Madonna's manager announced June 28 that she'd been hospitalized for a bacterial infection and in the intensive care unit, and that she'd be postponing her upcoming Celebration Tour, leading to questions about the illness that made her so sick.
Dr. Natalie Azar, medical correspondent for NBC News, described how a bacterial infection could cause someone to be admitted to the intensive care unit in a segment aired on TODAY June 29.
What is a bacterial infection?
Bacterial infections are any illnesses caused by bacterial growth or toxins, according to Cleveland Clinic. The most common types of bacterial infections include infections in the lung, urinary tract, skin or GI tract, Azar said.
For example, Salmonella in food can cause a bacterial infection and lead to food poisoning. Lyme disease, which can cause a range of symptoms, is also due to bacteria passed through tick bites. Strep throat is another type of bacterial infection that usually only causes mild illness but can be deadly if it becomes invasive, meaning the bacteria spread to a part of the body where it doesn't normally go.
Bacterial infections can be caused by "harmful bacteria" from a person, animal, an infected substance or another aspect of your environment, or they can be caused by good bacteria getting to a place in your body where it shouldn't be, per the Cleveland Clinic.
People who are most susceptible to bacterial infections include those with diabetes, a weakened immune system, an open wound or those who had surgery recently, Cleveland Clinic noted.
What kind of bacterial infection does Madonna have?
Oseary did not disclose in his announcement what kind of bacterial infection Madonna has. However, Azar speculated that a condition called sepsis may have landed the music legend in the ICU.
"Typically, admission to the ICU would happen if the doctors are concerned that somebody either is perhaps becoming septic or may have sepsis, which is a potentially life-threatening emergency that can happen when your immune response overreacts to an infection," Azar said.
Symptoms of sepsis depend on the kind of infection that led the person to go into sepsis. Bacterial infections are the most common cause of sepsis, according to the U.S. Centers for Disease Control and Prevention.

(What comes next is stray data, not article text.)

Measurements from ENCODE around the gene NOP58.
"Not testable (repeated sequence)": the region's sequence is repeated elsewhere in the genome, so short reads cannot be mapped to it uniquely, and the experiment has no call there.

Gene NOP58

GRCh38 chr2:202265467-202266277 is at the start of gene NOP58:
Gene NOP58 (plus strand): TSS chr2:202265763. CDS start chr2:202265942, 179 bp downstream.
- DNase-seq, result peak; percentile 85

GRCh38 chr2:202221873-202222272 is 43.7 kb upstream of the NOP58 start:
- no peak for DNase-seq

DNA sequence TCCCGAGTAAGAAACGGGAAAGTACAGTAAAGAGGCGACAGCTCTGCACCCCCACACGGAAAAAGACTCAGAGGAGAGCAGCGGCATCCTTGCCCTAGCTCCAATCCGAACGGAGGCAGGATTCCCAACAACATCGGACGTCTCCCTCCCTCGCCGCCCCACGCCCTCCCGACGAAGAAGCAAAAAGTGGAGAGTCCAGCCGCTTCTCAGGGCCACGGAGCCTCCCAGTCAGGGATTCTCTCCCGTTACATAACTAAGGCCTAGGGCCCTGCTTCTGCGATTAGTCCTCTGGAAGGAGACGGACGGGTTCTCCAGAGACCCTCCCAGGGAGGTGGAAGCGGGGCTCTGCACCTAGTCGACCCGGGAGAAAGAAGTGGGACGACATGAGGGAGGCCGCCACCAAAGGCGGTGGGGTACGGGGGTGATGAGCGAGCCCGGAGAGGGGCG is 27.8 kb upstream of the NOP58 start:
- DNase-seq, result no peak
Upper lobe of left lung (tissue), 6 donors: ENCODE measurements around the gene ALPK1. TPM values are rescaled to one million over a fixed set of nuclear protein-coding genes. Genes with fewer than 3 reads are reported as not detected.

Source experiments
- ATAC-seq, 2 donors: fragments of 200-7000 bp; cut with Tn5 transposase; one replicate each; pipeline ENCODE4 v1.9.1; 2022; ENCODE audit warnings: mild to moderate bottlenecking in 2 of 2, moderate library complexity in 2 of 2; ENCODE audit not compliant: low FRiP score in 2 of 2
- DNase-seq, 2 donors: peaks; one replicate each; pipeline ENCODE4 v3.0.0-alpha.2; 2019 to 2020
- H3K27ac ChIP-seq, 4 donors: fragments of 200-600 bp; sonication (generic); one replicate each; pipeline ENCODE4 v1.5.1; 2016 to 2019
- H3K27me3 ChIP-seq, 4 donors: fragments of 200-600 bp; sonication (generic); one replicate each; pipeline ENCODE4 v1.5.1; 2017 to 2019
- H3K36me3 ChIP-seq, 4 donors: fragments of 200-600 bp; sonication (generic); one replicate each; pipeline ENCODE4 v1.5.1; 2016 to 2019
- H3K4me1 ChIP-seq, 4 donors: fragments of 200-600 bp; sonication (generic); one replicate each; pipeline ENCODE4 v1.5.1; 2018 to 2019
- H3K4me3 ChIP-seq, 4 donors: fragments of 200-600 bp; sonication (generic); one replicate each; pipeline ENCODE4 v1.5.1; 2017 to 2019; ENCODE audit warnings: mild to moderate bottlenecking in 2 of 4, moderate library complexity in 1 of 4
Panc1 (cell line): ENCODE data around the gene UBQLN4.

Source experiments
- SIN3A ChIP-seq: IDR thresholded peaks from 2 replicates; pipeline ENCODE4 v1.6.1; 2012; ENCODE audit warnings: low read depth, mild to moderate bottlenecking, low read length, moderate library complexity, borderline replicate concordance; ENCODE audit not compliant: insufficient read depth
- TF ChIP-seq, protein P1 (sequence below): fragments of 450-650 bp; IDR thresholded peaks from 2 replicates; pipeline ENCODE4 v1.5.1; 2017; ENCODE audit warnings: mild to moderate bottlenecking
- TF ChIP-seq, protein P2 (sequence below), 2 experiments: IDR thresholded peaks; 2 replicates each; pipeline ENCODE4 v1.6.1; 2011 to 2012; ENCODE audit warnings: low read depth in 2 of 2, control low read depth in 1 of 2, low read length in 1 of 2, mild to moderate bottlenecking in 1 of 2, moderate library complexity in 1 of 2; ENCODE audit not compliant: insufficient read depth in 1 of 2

"Bacterial infections are usually the things that will get people the sickest that they can end up in the ICU," Azar explained. A November 2022 study found that 13.6% of all global deaths in 2019 were due to bacterial infections — or about 1 in 7.
"Treatment (for sepsis) would include broad spectrum antibiotics, IV fluids, support of her blood pressure heart rate, all of those things," Azar said.
She added that she thinks Madonna, 64, will have a good prognosis.
"Recovery can sometimes take weeks to month, but the fact that she is such a healthy woman, and that clearly this was treated and treatment (was) instituted early, I think she'll have a very, very good outcome," she said.
Madonna hospitalized with “serious bacterial infection”
Madonna's manager, Guy Oseary, said Wednesday the singer's health was improving after her ICU stay.
"On Saturday, June 24, Madonna developed a serious bacterial infection which led to a several-day stay in the ICU. Her health is improving, however she is still under medical care. A full recovery is expected," Oseary said in a statement.
A source close to Madonna told NBC News Wednesday afternoon Madonna is "out of the ICU and recovering."
Oseary said Madonna would need to "pause all commitments," including her upcoming tour, a 43-date performance highlighting her four decade-long career.
The tour will be rescheduled and have a new start date, Oseary said.
This article was originally published on TODAY.com